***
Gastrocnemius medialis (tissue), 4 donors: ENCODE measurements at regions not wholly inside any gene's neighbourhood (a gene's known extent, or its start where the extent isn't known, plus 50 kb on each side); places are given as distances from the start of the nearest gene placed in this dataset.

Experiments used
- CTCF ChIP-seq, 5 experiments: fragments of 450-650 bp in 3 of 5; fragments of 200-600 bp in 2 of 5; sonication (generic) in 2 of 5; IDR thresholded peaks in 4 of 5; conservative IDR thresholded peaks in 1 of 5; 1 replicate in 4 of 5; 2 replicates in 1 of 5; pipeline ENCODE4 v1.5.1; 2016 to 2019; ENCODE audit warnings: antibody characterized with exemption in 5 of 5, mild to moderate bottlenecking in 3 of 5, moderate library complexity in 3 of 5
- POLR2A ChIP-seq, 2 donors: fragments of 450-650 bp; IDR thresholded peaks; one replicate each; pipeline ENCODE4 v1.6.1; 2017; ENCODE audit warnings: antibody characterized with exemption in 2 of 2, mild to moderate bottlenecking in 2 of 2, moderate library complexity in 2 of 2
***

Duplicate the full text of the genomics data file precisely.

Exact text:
Gastrocnemius medialis (tissue), 4 donors: ENCODE measurements at regions not wholly inside any gene's neighbourhood (a gene's known extent, or its start where the extent isn't known, plus 50 kb on each side); places are given as distances from the start of the nearest gene placed in this dataset.

Experiments used
- CTCF ChIP-seq, 5 experiments: fragments of 450-650 bp in 3 of 5; fragments of 200-600 bp in 2 of 5; sonication (generic) in 2 of 5; IDR thresholded peaks in 4 of 5; conservative IDR thresholded peaks in 1 of 5; 1 replicate in 4 of 5; 2 replicates in 1 of 5; pipeline ENCODE4 v1.5.1; 2016 to 2019; ENCODE audit warnings: antibody characterized with exemption in 5 of 5, mild to moderate bottlenecking in 3 of 5, moderate library complexity in 3 of 5
- POLR2A ChIP-seq, 2 donors: fragments of 450-650 bp; IDR thresholded peaks; one replicate each; pipeline ENCODE4 v1.6.1; 2017; ENCODE audit warnings: antibody characterized with exemption in 2 of 2, mild to moderate bottlenecking in 2 of 2, moderate library complexity in 2 of 2